The 5G RAN Opportunity
5G is the embodiment of a fundamental shift in how radio access networks (RANs) are built. After years of hype, 5G is finally becoming a reality. With this comes an industry drive and convergence towards enabling cost-optimised open networks. Mobile operators are looking to disaggregate their networks and diversify their supply chains so that they can break vendor lock-in, thereby opening up competition and encouraging innovation.
Picocom’s products enable this. With its open RAN standard-compliant baseband semiconductors (System on Chip / SoC) and carrier-grade software, Picocom is empowering wireless vendors and new market entrants to compete in the rapidly evolving disaggregated telecoms RAN market.
Disaggregated Network Topology Split Options
One of the biggest benefits of 5G for Mobile Network Operators (MNOs) is the prospect of migrating from custom network nodes to a far more flexible approach that enables network nodes to be implemented in software running on generic hardware platforms. In the core network, this process is in an advanced state, with virtualisation and orchestration techniques from the IT world now being used to deploy network functions automatically at a large scale.
The process is a lot more difficult in the RAN and backhaul network, and the prize for MNOs is greater here as these functions typically account for 70-80% of Capex. In Release 15, the 3GPP identified various functional splits in the 5G NR RAN gNodeB (base station) that would facilitate this process, identifying eight possible places where the gNodeB function could be split into separate functional units. The most popular of these are:
Industry Body Backed Split Definitions
3GPP specified the higher layer F1 interface, but additional interfaces at lower layer splits have also been specified by other industry bodies, and offer different relative advantages and disadvantages.
- The Split 6 interface protocol is the Network FAPI (nFAPI), specified by the Small Cell Forum, where the MAC and PHY functions are physically separate. Picocom contributes to the split agnostic FAPI Definition between the MAC and PHY layers.
- A Split 7 interface has been specified by the O-RAN Alliance, which has adopted the eCPRI interface as its basis. Whereas CPRI passes antenna samples using a proprietary protocol, eCPRI uses Ethernet. Moreover, in O-RAN fronthaul, it is frequency domain samples that are transported between the upper PHY and lower PHY, which leads to advantages.
- The Split 8 interface is mainly being considered where there are legacy systems and existing hardware and cabling/fibre can be reused.
Picocom and 5G PHY
A 5G PHY contains many functions that are very inefficient to implement on general-purpose processors. In current implementations, each vendor uses their own custom hardware and proprietary interfaces. This creates vendor lock-in and does not deliver the promised 5G cost reductions that are achieved through standardised solutions.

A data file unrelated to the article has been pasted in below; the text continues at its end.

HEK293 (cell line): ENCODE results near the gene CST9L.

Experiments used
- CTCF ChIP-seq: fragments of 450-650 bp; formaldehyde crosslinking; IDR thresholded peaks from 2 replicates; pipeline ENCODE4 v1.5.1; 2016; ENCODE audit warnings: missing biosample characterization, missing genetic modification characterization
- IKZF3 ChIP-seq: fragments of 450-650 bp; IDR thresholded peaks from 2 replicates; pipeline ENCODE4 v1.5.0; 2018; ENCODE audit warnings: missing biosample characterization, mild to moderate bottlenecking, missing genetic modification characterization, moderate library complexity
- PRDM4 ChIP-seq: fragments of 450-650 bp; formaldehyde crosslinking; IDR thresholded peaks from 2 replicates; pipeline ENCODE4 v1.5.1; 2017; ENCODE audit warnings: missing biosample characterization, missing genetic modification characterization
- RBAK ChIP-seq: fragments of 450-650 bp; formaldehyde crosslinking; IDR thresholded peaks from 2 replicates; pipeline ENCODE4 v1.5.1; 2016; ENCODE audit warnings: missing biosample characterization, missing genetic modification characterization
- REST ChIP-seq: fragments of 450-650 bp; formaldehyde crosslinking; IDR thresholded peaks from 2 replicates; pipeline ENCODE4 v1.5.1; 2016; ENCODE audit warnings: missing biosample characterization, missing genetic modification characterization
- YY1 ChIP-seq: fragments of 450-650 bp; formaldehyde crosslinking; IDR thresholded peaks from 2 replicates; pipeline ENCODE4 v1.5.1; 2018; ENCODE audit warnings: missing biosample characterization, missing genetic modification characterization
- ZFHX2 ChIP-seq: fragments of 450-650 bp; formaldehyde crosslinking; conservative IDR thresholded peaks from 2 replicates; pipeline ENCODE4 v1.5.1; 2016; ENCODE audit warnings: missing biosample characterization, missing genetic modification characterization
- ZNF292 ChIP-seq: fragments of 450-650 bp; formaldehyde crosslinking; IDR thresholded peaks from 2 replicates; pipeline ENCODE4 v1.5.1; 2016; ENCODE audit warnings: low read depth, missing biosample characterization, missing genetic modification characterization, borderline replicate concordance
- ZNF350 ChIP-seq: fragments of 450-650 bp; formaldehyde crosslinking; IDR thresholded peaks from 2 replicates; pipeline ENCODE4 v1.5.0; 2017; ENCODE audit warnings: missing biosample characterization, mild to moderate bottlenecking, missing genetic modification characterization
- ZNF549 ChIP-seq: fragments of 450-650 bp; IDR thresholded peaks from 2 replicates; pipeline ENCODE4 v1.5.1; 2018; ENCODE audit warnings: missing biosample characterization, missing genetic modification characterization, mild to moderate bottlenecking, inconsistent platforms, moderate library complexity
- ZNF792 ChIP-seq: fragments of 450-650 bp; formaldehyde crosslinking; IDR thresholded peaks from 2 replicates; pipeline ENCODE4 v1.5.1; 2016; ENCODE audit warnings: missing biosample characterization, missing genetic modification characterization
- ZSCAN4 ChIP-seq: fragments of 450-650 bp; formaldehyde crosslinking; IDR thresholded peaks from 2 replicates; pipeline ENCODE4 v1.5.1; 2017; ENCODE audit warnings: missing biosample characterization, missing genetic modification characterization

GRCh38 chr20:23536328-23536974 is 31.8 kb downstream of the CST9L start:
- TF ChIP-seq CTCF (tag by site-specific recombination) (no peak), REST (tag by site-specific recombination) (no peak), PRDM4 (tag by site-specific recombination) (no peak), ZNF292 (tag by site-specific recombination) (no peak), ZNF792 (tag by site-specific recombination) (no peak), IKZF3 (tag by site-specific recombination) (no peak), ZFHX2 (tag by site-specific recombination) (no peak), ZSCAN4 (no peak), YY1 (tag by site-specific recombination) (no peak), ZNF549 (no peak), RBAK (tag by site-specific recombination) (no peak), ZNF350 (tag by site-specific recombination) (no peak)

Picocom is developing products focussed on RAN for small cell deployments that use the standard interfaces described above. Our first products include:
- An SoC that is optimised for small cell DUs. This uses the FAPI protocol to communicate with the MAC layer and O-RAN fronthaul, based on eCPRI to connect to remote units (RUs).
- An SoC that performs all the digital functions of a small cell RU, communicating with a DU using O-RAN fronthaul and having glue-less interfaces to commonly used radio transceivers.
In-building Small Cell Deployment Example
Distributed Antenna Systems (DAS) and small cells have been extensively deployed around the world in all types of large buildings, from offices, hotels and apartment blocks to shopping centres, railway stations and airports. These systems are often expensive to deploy, needing to be designed and configured by experienced telecom engineers and built from proprietary units.
5G systems built on Picocom products will change all this, with open interfaces allowing the different parts of the system to be purchased from the most appropriate vendors. For example, a small cell DU may be located in a central server room and consist of a standard server with Picocom-based baseband offload cards. Two or four antenna RUs that support the desired frequency bands can be located on each floor of the building and connected back to the DU using standard Ethernet cabling and switches, instead of proprietary systems.
An example of such a DAS deployment system is illustrated in the figure above.